WAGNER: Tristan and Isolde
A magnificent release, and at budget price! The century's two greatest interpreters of leading roles of Tristan are heard in a recording made during two live performances in Covent Garden in 1936. The event was the Covent Garden debut of Flagstad, at the age of 40. Those who say she is a "cold" singer should listen to the passion of her singing in the second act -- and of course at this stage of her career vocal problems did not exist. Melchior indeed earns the title of "Tristanissimo" given to him by Arturo Toscanini; his energy and effectiveness in this demanding role are astounding -- and it is incredible when one realizes that he sang Tristan 223 times during his long career, in addition to hundreds of other Wagner heldentenor roles. He is as fresh in Act III as he was in Act I. The supporting cast is first-rate, particularly Emanuel List as King Marke. This is a rare treat for opera lovers. You will not hear a performance like this in today's opera houses.
This recording was made by HMV on fifty-two 78rpm sides, unreleased for decades because of contractual problems. As you would expect from a recording made during a live staged performance, balancing among voices is not ideal; this is of little consequence -- the actual sound of the voices has been well-captured. VAI Audio issued this same Ward Marston transfer (masterfully accomplished) about seven years ago, at full price. Now we have it at budget price. Naxos provides a synopsis of the plot but no libretto --- that would be expecting too much at this price.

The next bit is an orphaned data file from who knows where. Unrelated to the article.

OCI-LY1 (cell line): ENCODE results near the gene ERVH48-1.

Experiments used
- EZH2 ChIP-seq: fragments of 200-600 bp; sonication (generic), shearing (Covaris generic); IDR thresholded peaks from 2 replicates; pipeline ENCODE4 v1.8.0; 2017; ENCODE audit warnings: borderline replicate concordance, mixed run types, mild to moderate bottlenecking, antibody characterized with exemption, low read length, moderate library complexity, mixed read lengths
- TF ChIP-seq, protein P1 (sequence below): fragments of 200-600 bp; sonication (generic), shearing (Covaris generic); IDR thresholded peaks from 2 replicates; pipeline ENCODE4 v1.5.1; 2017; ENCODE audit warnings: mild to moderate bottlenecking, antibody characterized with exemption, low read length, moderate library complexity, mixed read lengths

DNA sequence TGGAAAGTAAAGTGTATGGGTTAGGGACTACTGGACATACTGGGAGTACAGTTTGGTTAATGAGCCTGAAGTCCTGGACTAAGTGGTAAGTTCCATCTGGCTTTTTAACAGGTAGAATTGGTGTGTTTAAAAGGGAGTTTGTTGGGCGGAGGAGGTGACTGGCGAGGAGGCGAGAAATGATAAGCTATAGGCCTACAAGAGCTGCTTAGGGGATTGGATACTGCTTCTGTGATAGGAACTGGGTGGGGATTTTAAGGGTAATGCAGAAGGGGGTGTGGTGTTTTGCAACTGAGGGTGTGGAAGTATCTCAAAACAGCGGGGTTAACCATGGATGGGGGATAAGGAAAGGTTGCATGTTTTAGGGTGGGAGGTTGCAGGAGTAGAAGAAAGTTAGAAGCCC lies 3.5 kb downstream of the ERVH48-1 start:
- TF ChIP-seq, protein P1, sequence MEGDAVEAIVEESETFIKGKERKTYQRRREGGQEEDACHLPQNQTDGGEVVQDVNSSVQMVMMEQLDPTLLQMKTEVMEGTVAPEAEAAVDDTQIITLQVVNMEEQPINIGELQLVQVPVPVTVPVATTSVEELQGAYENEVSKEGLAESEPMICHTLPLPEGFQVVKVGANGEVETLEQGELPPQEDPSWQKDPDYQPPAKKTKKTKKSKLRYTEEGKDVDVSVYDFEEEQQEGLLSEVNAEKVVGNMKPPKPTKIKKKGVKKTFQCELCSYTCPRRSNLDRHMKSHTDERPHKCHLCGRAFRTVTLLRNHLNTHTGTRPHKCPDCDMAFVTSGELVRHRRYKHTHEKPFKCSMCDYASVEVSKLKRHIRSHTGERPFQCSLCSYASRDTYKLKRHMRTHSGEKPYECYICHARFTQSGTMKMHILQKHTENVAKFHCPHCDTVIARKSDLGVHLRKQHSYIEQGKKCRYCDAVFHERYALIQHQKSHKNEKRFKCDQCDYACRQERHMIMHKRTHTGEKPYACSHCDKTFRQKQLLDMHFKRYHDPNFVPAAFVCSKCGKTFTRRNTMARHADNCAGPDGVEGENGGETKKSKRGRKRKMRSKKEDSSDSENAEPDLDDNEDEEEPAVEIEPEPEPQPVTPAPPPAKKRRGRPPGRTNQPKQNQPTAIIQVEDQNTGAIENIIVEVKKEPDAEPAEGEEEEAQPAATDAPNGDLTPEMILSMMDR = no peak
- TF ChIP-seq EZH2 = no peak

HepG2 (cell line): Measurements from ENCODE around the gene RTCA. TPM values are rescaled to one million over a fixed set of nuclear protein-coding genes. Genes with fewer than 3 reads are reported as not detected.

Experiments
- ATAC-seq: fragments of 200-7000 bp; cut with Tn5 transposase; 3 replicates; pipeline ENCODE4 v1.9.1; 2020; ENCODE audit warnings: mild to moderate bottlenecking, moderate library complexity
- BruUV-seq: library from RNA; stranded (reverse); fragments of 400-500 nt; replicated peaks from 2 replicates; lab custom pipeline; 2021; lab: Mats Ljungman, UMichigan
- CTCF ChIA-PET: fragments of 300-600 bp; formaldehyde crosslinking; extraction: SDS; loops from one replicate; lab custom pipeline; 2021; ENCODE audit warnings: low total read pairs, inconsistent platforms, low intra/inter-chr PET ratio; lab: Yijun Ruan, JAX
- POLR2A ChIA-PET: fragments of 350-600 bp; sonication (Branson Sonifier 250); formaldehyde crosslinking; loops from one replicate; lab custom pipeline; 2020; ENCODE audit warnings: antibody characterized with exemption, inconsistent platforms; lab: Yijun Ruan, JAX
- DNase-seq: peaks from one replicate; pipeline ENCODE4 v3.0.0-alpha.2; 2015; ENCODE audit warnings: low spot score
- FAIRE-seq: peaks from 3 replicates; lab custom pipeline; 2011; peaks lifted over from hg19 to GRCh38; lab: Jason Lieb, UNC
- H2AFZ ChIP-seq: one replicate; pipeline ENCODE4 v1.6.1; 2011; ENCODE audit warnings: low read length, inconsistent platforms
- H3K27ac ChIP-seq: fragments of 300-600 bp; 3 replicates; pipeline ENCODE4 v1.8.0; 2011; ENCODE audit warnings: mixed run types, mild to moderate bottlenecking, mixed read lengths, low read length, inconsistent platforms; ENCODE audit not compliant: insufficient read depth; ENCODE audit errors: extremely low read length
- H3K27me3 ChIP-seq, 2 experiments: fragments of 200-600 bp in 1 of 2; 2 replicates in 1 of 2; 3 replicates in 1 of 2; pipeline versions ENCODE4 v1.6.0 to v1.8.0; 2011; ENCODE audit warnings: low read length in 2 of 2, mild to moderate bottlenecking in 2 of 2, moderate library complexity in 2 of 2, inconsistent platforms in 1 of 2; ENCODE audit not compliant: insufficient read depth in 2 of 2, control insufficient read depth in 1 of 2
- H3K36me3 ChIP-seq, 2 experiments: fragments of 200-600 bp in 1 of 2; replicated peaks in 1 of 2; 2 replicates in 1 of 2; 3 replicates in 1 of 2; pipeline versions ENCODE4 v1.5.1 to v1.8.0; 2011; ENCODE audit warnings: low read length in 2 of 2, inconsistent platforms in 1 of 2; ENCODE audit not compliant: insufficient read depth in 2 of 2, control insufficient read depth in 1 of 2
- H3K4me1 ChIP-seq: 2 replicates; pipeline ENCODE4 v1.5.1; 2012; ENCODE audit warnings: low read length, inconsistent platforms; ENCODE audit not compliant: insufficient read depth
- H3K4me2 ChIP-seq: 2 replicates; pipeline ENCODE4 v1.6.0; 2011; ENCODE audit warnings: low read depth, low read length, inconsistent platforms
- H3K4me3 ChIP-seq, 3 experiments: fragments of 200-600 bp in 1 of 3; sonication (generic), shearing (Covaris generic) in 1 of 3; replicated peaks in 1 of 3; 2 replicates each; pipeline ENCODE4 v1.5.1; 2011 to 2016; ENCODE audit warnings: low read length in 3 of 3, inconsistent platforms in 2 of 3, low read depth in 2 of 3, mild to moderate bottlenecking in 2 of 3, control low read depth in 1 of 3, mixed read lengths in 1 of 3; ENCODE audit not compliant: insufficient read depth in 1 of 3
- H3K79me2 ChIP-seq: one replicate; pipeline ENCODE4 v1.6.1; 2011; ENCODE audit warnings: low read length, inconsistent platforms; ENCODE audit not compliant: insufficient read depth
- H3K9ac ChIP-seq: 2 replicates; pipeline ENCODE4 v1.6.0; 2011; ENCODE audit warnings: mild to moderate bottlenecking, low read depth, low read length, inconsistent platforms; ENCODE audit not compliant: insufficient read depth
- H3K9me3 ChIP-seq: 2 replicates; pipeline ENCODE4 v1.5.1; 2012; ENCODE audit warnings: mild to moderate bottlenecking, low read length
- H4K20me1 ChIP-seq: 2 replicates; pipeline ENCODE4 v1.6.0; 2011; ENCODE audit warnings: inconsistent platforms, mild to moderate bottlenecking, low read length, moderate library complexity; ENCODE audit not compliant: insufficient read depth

This is the second complete live Tristan on the Naxos label. The other, from a met broadcast of February 6, 1943, features Melchior as Tristan, Helen Traubel as Isolde, Kerstin Thorborg as Brang”ne, Alexander Kipnis as King Marke, Julius Huehn as Kurwenal and Emery Darcy as Melot, with Erich Leinsdorf conducting (8.110008/10). It, too, is of enormous interest, giving us the opportunity to compare Traubel and Flagstad in live performances. For copyright reasons, this set cannot be sold in the United States, but it is readily available for those who shop overseas via the internet.
Naxos is to be commended for their enterprise in issuing this truly extraordinary Covent Garden performance. Let us hope there will be many more live performances from the past issued at budget price with superb transfers from original sources.
R.E.B. (Nov. 2000)